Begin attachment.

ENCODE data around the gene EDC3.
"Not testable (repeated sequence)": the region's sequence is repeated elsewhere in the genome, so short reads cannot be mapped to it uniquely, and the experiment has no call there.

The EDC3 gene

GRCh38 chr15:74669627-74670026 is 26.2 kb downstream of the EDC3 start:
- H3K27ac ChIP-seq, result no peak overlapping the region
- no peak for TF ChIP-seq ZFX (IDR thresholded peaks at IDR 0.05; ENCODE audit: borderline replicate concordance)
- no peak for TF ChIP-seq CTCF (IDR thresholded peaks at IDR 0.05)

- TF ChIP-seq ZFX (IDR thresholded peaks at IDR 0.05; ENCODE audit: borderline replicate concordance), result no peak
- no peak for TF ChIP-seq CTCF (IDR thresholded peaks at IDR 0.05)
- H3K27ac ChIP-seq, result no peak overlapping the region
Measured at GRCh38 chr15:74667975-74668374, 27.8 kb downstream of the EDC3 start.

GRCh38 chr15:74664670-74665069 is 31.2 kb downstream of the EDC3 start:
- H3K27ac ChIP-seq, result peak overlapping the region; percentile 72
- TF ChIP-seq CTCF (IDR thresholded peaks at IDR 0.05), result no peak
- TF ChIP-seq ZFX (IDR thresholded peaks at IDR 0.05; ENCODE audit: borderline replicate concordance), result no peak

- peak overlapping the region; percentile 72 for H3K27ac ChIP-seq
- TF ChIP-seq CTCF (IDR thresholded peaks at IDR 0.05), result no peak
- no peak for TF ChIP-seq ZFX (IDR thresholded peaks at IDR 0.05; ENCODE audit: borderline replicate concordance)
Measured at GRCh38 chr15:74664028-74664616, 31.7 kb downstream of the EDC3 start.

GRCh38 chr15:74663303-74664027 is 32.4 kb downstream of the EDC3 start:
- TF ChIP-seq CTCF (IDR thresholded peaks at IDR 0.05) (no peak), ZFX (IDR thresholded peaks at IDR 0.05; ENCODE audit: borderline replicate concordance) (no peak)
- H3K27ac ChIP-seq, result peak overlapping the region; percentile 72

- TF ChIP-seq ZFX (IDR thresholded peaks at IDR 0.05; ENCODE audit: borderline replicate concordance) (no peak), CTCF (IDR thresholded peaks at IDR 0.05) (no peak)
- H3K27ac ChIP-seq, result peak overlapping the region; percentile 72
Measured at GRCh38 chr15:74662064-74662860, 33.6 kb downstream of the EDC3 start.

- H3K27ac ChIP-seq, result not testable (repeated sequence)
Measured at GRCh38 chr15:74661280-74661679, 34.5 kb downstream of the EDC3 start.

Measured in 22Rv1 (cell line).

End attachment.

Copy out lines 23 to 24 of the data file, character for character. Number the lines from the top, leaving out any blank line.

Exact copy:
- TF ChIP-seq ZFX (IDR thresholded peaks at IDR 0.05; ENCODE audit: borderline replicate concordance) (no peak), CTCF (IDR thresholded peaks at IDR 0.05) (no peak)
- H3K27ac ChIP-seq, result peak overlapping the region; percentile 72